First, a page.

According to the Australian Institute of Health and Welfare, almost 2 million Australians over the age of 15 had been sexually assaulted one or more times. Those affected by sexual assault are prone to emotional stress, psychological trauma and feelings of disconnection from daily life.
In light of recent events like Sexual Assault Awareness Month and the recent trial of Saxon Mullins’ attacker, the New South Wales Attorney General has announced a reform to previous NSW consent laws. NSW is now endorsing a new affirmative consent law.
What does affirmative consent entail?
For affirmative consent to be given, consent must be actively communicated and actively sought. Those providing and receiving consent would be encouraged to follow a ‘yes means yes’ mentality, rather than focusing on the existence or absence of a ‘no.’ New legislation would require a person seeking sexual intercourse to obtain a clear, expressed and active agreement before engaging in a sexual practice.
This is a win for survivors as it shifts the emphasis away from the victim’s actions and onto those of the accused.
The affirmative consent law has been at the forefront of Tasmania’s action against sexual assault for the past two decades without any controversy. However, Victoria does not require an accused person to provide any evidence to show the other party was consenting. Rather, the Victorian courts will look to the accused person’s perception of the victim’s conduct, such as whether the victim was intoxicated, wearing revealing clothing or not offering enough resistance to the sexual advances. If a perpetrator did take steps to ascertain consent, they have the right to use this as their defense.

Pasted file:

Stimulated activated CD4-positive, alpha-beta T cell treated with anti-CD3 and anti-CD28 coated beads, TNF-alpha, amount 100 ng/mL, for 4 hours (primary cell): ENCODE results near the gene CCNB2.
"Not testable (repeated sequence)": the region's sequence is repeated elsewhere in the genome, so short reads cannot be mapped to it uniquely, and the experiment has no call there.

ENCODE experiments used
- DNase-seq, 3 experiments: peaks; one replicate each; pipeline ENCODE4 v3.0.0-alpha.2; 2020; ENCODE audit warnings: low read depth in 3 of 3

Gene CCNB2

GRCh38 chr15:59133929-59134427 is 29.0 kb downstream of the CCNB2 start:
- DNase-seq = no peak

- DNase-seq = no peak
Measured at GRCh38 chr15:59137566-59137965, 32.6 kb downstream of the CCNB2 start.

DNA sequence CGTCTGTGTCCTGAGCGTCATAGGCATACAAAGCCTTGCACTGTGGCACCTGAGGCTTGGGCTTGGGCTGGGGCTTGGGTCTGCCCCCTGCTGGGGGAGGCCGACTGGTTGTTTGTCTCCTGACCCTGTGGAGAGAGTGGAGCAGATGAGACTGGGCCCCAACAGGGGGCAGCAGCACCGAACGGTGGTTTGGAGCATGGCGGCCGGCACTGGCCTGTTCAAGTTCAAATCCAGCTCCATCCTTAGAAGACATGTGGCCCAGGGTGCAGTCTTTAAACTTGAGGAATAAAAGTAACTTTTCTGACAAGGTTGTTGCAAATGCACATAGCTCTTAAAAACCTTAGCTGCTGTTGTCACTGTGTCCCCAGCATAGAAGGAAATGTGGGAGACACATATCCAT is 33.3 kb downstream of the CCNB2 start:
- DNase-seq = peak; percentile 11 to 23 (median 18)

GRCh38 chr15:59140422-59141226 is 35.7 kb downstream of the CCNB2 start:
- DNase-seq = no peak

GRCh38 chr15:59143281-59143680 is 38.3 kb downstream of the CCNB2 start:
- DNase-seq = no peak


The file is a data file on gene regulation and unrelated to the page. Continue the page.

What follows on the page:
NSW plans to eradicate these potential problems by adopting Affirmative consent laws and making consent steps mandatory. Thus, the NSW provision will provide protection to victim survivors while undertaking their fight for justice.
This does not, however, reverse the onus of proof. This means people accused of sexual assault still have the right to the presumption of innocence.
This NSW reform has been advantageous for survivors of sexual assault and provides more awareness regarding saying YES when providing consent.
If you are a victim of sexual assault and require support, there are several services you can reach out to. These include:
- National Sexual Assault Support: 1800RESPECT
- Blue Knot Foundation: 1300 657 380
- Bravehearts: 1800 272 831
If you have any questions or concerns about these reforms, or you would like to discuss a legal matter further, please do not hesitate to contact us on 8917 8700.